Ian McPherson’s new CX-5 was suffering from loss of power, particularly on hills. “Mazda told us to have the car towed in, which was impossible — we were out and about with three kids in tow!”
After a day of “testing” the service manager called to say that the issue was serious, and that there was a “known design flaw” in the Skyactiv diesel engines that caused them to overheat. He also mentioned, and I quote: “I have three other CX-5s in my workshop right now with the same problem …
“Mazda have fought us all the way on this.”
Ian has ended up in a NCAT hearing. “We provided our evidence documents to Mazda more than six weeks prior to the hearing; we received Mazda’s in our letter box two hours before, on the day of the hearing. I had to read the documents in the car on the way to the hearing.” Well played Mazda, well played.
“You’ll note that the description of the problem in this recall is exactly as I had described the problem to you that we experienced with our CX-5 almost a year ago.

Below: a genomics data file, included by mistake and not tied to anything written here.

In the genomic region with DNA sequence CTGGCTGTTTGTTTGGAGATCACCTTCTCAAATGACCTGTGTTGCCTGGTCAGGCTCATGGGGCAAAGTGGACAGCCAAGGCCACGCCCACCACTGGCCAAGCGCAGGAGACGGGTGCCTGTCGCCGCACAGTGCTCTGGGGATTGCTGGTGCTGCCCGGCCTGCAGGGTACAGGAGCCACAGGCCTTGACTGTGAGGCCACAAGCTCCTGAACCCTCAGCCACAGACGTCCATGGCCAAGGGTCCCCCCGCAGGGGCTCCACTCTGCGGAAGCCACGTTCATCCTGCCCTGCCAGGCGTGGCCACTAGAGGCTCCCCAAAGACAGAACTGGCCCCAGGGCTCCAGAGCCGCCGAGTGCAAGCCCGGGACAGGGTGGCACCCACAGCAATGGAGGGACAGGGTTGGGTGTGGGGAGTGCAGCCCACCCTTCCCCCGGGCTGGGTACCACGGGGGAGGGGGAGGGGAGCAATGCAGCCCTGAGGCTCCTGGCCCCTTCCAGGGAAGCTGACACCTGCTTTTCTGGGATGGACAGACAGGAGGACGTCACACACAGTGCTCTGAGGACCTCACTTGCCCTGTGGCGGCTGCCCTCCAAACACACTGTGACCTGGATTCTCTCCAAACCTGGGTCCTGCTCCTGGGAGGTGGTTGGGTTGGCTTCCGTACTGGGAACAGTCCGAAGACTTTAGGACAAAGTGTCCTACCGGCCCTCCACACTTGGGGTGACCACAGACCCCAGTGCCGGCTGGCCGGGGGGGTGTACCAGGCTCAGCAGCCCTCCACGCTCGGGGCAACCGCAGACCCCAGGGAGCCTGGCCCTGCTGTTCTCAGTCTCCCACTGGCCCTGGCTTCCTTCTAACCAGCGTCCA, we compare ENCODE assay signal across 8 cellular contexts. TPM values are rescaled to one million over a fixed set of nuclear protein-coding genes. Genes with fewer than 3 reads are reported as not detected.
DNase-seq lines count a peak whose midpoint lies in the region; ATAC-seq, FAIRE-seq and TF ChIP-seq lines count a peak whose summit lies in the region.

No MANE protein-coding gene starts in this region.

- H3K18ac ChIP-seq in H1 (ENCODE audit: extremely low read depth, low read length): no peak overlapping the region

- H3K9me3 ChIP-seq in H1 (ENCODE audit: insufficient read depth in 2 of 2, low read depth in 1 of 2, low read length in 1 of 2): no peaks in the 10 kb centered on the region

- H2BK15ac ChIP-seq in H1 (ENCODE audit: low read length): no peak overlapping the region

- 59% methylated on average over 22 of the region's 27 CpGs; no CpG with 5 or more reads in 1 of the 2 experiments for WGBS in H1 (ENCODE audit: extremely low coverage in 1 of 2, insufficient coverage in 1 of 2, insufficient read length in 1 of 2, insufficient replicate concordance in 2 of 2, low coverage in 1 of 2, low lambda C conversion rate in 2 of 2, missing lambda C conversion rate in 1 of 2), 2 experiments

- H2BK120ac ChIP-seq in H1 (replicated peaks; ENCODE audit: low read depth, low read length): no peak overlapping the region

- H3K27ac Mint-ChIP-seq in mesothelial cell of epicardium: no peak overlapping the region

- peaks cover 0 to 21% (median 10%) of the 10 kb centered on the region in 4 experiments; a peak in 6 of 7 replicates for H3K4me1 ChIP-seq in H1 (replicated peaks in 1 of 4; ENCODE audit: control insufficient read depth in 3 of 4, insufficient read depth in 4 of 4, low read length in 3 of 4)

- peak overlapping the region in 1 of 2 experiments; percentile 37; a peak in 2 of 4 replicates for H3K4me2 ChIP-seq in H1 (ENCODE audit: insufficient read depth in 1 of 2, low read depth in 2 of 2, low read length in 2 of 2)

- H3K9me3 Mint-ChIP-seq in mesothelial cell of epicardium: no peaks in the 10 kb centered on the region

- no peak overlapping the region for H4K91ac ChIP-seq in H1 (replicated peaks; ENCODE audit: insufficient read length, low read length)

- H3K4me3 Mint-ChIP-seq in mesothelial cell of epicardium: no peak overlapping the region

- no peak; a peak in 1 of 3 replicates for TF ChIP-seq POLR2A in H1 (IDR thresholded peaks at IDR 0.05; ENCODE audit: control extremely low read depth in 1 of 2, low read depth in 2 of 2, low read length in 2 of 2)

“What is slightly disappointing is the NRMA quote on the issue: NRMA spokesman Peter Khoury said he was ‘alarmed’ as he had not heard of a case relating to a Mazda model. Disappointing because at the same time I had begun corresponding with you about this issue, I had also been corresponding directly with Peter Khoury by email,” Ian says.
The ACCC alleges that these consumers began experiencing faults with their vehicles within a year or two of purchase.
The faults affected the ability of the consumers to use their vehicles, and in some cases included the vehicles unexpectedly losing power and decelerating while they were being driven. The vehicles were taken to Mazda dealers for repeated repairs, including multiple engine replacements. One vehicle was off the road for four months within a six-month period.